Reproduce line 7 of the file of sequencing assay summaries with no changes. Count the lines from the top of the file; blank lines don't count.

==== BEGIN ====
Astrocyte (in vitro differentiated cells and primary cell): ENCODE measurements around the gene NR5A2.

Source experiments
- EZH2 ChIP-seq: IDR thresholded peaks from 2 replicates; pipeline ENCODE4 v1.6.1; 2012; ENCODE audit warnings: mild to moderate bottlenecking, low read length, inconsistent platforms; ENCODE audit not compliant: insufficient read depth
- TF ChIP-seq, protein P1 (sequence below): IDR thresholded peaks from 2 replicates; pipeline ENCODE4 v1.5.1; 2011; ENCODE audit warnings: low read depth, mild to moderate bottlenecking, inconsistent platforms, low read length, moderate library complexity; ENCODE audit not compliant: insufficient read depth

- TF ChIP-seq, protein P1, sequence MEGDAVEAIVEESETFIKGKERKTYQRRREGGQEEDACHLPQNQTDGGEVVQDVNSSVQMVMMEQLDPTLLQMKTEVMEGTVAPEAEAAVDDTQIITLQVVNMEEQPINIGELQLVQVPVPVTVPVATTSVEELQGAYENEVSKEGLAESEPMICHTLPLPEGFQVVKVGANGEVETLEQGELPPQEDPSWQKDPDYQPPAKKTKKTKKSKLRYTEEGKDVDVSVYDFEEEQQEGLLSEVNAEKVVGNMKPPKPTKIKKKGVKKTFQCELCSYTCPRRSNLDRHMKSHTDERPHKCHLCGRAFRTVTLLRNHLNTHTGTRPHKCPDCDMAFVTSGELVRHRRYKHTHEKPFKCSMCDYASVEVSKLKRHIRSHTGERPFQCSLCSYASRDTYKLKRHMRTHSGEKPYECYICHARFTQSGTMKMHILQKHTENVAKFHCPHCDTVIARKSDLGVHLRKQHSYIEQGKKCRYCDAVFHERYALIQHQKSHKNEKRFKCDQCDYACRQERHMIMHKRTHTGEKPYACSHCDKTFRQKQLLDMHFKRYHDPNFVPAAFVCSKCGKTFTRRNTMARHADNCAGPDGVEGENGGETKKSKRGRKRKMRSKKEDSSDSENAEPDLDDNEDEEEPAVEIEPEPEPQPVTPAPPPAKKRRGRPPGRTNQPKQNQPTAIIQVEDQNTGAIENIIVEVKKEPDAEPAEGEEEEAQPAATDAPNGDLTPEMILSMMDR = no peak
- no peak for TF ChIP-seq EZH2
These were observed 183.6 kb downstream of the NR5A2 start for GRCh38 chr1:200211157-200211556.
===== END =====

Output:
These were observed 183.6 kb downstream of the NR5A2 start for GRCh38 chr1:200211157-200211556.